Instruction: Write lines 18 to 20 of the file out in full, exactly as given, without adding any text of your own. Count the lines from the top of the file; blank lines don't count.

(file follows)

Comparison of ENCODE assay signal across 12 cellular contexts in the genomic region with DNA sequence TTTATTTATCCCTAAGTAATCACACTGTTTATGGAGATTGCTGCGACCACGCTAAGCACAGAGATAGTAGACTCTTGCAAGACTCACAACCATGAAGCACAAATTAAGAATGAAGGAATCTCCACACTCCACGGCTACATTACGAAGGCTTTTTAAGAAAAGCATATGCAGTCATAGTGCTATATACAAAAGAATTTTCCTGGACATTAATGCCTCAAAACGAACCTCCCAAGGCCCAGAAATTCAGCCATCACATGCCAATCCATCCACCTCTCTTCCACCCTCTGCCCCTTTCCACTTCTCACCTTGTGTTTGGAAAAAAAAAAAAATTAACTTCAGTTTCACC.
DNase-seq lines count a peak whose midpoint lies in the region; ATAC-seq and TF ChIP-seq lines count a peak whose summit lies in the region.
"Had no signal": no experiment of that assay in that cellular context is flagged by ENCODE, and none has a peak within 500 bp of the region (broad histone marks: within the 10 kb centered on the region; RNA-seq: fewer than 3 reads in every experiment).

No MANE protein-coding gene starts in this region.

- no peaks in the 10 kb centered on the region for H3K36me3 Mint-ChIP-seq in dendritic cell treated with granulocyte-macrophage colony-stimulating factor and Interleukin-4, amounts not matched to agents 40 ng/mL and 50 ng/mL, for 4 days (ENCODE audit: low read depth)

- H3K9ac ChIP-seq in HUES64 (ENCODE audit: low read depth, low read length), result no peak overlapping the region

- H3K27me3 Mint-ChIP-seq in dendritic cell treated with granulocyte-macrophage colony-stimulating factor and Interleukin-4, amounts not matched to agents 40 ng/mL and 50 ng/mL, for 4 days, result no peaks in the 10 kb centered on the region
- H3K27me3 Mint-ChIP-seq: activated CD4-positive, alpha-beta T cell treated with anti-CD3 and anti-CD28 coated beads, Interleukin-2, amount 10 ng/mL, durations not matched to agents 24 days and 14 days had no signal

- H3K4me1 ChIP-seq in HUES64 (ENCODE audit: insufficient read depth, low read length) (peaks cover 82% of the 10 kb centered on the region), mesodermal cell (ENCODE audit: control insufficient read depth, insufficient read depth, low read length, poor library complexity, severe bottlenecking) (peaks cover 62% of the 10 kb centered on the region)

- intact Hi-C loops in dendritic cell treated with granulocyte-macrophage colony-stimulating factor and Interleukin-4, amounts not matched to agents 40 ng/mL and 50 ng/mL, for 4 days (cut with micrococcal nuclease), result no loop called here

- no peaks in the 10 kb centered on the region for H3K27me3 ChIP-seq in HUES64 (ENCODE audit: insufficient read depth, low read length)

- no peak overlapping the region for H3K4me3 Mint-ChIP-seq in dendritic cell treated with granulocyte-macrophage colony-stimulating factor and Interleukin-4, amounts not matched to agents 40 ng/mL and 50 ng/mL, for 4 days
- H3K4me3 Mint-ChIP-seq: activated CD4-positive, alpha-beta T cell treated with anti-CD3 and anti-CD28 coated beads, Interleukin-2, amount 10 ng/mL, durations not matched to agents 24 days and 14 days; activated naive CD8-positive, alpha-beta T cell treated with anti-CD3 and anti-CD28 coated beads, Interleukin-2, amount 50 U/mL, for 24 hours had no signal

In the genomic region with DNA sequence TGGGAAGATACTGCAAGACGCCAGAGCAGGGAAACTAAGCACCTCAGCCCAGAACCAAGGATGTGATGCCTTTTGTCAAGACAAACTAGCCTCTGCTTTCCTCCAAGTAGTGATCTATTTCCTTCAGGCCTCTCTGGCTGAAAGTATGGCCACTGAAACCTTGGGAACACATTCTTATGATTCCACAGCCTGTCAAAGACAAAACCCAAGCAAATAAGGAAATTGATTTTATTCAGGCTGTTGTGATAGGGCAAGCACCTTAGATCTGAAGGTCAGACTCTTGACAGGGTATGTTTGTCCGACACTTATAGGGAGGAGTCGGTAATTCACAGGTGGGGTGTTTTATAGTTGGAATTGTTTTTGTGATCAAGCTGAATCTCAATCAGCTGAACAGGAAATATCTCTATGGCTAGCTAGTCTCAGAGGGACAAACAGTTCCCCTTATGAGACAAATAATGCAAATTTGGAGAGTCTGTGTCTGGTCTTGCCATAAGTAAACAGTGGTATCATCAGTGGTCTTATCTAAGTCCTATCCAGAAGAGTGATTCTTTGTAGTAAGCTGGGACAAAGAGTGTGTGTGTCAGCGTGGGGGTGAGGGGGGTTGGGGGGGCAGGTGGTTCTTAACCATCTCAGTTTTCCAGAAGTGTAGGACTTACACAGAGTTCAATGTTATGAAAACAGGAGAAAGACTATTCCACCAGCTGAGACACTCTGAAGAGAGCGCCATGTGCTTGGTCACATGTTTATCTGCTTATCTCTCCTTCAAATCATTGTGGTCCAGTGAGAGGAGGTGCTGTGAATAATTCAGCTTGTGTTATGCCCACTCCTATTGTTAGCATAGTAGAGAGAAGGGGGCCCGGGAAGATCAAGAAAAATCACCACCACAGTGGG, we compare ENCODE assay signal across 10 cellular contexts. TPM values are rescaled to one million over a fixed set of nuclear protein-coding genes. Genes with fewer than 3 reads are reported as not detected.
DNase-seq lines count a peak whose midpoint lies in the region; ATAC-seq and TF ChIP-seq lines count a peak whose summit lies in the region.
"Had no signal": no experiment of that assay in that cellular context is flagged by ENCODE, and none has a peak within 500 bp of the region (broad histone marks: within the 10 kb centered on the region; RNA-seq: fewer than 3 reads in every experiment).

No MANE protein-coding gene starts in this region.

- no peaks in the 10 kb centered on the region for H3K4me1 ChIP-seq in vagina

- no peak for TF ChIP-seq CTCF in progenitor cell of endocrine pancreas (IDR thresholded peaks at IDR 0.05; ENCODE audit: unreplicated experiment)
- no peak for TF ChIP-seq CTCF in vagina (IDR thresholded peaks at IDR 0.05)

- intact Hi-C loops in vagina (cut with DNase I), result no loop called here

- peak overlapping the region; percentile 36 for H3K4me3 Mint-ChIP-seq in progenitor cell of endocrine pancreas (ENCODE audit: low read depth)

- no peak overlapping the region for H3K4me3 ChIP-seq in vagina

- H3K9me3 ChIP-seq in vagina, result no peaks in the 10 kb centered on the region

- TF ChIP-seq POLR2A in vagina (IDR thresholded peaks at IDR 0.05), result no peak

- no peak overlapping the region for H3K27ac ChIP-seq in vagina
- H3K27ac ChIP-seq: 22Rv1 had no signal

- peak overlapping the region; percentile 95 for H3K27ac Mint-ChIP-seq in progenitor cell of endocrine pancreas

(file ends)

- no peaks in the 10 kb centered on the region for H3K4me1 ChIP-seq in vagina

- no peak for TF ChIP-seq CTCF in progenitor cell of endocrine pancreas (IDR thresholded peaks at IDR 0.05; ENCODE audit: unreplicated experiment)
- no peak for TF ChIP-seq CTCF in vagina (IDR thresholded peaks at IDR 0.05)